The EV revolution is in full force. Many manufacturers have been taking great strides in advancing their electric powertrains to alleviate the stress consumers are feeling over high gas prices and lower the amount of harmful emissions that are released into the earth’s atmosphere every year. Coincidentally, many EV models are being announced as several manufacturers are unveiling their lineup for the 2023 model year. And while this takes place every year, there’s one bit of controversy involving the 2023 Chevy Bolt EV.
With the current microchip shortage affecting production quotas, it appears that many companies have to look elsewhere for solutions. A recent discovery at the McFly Chevrolet dealership in Farmville, GA, has unleashed a wave of controversy for GM. It could also have a huge impact on the brand and other manufacturers. Dorothy Decker, a single mother, spends a great deal of time commuting. “I’ve got to get to work, get my son to soccer practice, and make sure my house has groceries,” said Decker as she went further into her recent ordeal. “I’ve been curious about getting an EV for a while, and when I read some reviews about Chevy’s newest edition of the Bolt, I felt it was time to pull the trigger and buy one.”
So, Decker did. After purchasing the 2023 Chevy Bolt EV for a reasonable price, she left to go pick her son up from his weekly soccer practice. Everything was fine until she went to grab milk later that night. Her new car, which had just been running fine earlier, wouldn’t start. Assuming that it needed a fresh charge, Decker plugged in her vehicle. Nothing. Then, she popped the hood and came across a sight that her eyes were not ready for. The suburban mother was shocked to see several sleeping gerbils sprawled out on a wheel that was later found to be connected to her vehicle’s battery.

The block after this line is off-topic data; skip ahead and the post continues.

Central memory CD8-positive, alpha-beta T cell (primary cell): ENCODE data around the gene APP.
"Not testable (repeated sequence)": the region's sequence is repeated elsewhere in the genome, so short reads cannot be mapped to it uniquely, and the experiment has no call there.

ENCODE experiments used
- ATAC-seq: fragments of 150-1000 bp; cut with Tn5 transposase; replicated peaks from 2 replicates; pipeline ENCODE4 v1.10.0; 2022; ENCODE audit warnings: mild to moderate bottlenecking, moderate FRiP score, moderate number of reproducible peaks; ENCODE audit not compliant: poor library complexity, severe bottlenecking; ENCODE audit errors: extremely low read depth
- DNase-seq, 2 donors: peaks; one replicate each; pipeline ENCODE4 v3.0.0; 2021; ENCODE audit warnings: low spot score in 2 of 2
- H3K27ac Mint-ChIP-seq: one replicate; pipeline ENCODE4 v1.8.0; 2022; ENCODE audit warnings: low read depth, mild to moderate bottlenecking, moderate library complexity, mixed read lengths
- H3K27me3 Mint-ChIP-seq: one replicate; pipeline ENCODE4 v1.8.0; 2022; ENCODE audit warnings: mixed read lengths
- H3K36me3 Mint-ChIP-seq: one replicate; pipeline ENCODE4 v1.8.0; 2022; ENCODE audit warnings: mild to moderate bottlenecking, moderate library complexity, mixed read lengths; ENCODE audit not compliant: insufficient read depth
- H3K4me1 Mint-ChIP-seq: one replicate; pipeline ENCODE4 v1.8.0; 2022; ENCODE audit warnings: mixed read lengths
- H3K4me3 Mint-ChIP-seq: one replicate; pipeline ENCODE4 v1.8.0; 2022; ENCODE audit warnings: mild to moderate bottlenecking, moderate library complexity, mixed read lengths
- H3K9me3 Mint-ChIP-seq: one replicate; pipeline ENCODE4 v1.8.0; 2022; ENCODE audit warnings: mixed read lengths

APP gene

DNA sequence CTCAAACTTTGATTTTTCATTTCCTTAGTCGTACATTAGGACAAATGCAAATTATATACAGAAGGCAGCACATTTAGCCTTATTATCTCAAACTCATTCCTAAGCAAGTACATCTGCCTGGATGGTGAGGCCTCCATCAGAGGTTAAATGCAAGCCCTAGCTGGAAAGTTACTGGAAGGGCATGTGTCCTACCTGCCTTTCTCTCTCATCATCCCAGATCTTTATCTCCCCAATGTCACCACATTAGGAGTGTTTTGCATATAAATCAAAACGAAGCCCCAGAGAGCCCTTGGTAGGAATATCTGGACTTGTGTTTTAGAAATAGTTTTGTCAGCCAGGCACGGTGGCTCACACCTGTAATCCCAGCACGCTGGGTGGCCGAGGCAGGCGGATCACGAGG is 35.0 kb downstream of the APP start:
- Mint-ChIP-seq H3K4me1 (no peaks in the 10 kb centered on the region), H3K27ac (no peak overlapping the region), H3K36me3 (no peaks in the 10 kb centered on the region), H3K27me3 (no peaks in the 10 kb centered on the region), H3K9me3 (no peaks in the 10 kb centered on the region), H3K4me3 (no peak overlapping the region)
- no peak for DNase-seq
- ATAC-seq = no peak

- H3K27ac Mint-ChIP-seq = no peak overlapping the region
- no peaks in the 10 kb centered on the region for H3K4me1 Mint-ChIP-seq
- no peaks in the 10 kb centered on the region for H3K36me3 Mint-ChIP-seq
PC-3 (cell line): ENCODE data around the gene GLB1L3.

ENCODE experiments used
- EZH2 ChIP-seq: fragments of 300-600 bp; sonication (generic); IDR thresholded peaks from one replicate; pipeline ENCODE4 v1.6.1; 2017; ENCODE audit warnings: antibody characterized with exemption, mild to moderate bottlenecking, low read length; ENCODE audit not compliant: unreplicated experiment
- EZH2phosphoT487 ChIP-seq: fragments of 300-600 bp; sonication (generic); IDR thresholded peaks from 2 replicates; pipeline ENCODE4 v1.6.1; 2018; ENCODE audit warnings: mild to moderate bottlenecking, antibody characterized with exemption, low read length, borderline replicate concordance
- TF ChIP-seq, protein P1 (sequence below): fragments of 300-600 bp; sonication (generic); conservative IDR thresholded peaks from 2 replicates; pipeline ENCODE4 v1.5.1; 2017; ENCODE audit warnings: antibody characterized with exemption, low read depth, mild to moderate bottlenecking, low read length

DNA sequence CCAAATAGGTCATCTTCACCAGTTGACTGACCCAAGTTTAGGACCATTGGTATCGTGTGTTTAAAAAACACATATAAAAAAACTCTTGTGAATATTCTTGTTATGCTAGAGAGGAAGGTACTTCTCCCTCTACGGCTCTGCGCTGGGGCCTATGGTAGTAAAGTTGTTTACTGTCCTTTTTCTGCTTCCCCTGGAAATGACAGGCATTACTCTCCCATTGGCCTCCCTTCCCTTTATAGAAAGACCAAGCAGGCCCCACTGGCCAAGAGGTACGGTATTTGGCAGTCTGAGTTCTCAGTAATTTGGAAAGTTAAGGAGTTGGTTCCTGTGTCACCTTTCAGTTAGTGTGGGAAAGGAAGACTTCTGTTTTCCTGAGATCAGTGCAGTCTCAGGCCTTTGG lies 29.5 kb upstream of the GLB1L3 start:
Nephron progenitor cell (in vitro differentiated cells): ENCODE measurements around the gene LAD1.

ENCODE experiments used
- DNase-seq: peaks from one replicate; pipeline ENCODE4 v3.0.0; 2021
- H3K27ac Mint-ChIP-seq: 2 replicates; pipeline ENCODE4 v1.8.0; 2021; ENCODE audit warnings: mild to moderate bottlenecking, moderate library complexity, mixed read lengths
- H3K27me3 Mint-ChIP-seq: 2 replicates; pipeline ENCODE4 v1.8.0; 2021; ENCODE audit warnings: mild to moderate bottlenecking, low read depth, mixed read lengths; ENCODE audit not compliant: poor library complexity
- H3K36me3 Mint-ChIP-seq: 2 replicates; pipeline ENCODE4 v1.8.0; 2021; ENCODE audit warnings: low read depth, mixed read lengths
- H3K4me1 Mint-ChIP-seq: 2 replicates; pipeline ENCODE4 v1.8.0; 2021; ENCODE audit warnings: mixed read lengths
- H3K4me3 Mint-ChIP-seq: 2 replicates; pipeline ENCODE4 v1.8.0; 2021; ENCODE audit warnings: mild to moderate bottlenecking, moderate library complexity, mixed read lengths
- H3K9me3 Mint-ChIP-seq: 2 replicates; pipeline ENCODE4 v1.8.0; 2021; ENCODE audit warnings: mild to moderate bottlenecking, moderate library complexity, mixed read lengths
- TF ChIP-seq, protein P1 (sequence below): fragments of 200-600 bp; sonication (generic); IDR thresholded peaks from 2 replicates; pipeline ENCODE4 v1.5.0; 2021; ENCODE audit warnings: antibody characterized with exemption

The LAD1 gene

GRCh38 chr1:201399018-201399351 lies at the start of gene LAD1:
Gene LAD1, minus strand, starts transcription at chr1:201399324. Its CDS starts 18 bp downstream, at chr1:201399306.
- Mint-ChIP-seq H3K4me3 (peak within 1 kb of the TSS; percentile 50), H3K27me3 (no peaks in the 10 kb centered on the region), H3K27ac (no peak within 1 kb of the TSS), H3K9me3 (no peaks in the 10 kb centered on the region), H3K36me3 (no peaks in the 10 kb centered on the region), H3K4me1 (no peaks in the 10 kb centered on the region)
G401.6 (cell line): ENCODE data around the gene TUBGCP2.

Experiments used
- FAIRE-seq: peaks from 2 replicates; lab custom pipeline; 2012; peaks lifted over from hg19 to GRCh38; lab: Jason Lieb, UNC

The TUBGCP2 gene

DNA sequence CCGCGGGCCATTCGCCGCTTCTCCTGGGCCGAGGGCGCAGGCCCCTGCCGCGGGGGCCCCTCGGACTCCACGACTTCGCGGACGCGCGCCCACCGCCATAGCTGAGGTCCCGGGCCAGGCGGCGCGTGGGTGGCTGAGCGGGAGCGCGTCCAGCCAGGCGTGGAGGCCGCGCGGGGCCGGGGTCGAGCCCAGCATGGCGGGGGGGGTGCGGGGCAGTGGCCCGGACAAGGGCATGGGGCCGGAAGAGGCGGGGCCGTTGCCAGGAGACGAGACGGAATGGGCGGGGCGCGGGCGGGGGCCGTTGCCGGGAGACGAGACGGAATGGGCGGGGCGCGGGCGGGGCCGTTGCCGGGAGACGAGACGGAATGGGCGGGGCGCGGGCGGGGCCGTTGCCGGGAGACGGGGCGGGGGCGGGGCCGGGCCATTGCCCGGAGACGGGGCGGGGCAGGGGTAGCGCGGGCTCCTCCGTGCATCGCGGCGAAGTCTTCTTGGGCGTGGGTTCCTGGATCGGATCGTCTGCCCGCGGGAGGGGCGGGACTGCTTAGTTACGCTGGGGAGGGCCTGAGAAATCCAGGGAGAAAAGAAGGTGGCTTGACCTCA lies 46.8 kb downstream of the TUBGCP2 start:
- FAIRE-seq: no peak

Once the initial shock wore off, she contacted the dealer to make a complaint. The salesman who sold her the car, James Gillis, decided to come clean about what the customer had recently uncovered. As it turns out, GM officials green-lit a plan to help them make their production quotas for the upcoming model year. To do this, they spent the past several months training gerbils to run on a wheel that provides power to the batteries in their EV fleet. “With the microchip shortage not ending anytime soon, desperate times call for desperate measures,” Gillis said. We reached out to our industry insider, Mark Scaglione, to better understand the situation, especially after GM refused to answer any of our questions.
“It’s a controversial move,” Scaglione remarked when we spoke with him. “But it’s one that does shift the paradigm of the EV craze. Live animals being used to power cars? I’m almost surprised no one else thought of it sooner.” We asked Scaglione how GM could circumvent the mandatory testing and inspections required before any car goes on the road. Scaglione was blunt in his answer. “Honestly, the average consumer is kind of dumb. Do you think they know the intricacies of how those batteries work? Of course not! They just plug them in and drive. It’s unfortunate that the gerbils in Ms. Decker’s Bolt fell asleep on the job and forgot to charge her batteries, but do you think she would have found out otherwise?”
It’s unclear whether or not GM will face any legal action for bypassing the channels that are put into place to protect consumers. We reached out to Decker for any final thoughts, and the mother said she was no longer upset. She described that the gerbils were helpful and that her only real concern is whether or not she’s entitled to a tax rebate for her recent purchase.